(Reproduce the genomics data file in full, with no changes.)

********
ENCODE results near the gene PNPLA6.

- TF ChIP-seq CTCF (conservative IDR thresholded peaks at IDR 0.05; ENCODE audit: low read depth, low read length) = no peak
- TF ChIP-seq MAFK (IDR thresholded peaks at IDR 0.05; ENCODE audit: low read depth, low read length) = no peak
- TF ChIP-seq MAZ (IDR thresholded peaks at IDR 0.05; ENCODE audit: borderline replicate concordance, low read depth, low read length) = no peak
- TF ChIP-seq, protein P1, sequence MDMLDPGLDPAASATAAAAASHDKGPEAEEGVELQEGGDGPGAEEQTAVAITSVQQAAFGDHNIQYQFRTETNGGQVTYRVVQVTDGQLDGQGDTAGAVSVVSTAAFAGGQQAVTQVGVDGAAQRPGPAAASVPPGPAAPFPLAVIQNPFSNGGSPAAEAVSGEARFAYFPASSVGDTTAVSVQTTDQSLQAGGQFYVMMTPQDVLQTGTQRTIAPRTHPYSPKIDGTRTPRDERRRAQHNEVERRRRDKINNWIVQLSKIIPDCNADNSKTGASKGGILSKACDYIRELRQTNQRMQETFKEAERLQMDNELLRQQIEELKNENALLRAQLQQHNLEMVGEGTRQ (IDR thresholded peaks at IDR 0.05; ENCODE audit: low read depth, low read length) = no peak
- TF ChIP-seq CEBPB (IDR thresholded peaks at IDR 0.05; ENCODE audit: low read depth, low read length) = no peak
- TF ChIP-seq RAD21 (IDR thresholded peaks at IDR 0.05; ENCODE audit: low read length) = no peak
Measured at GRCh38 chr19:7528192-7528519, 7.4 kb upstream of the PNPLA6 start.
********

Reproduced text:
ENCODE results near the gene PNPLA6.

- TF ChIP-seq CTCF (conservative IDR thresholded peaks at IDR 0.05; ENCODE audit: low read depth, low read length) = no peak
- TF ChIP-seq MAFK (IDR thresholded peaks at IDR 0.05; ENCODE audit: low read depth, low read length) = no peak
- TF ChIP-seq MAZ (IDR thresholded peaks at IDR 0.05; ENCODE audit: borderline replicate concordance, low read depth, low read length) = no peak
- TF ChIP-seq, protein P1, sequence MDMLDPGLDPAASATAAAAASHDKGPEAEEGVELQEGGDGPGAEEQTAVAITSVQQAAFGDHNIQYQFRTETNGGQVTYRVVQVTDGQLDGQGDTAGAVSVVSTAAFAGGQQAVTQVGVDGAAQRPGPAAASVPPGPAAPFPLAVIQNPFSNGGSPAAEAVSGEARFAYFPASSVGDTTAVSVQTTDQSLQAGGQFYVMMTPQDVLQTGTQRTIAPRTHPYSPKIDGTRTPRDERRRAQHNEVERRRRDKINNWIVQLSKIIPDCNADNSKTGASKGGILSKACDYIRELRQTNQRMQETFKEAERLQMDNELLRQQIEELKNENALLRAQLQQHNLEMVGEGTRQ (IDR thresholded peaks at IDR 0.05; ENCODE audit: low read depth, low read length) = no peak
- TF ChIP-seq CEBPB (IDR thresholded peaks at IDR 0.05; ENCODE audit: low read depth, low read length) = no peak
- TF ChIP-seq RAD21 (IDR thresholded peaks at IDR 0.05; ENCODE audit: low read length) = no peak
Measured at GRCh38 chr19:7528192-7528519, 7.4 kb upstream of the PNPLA6 start.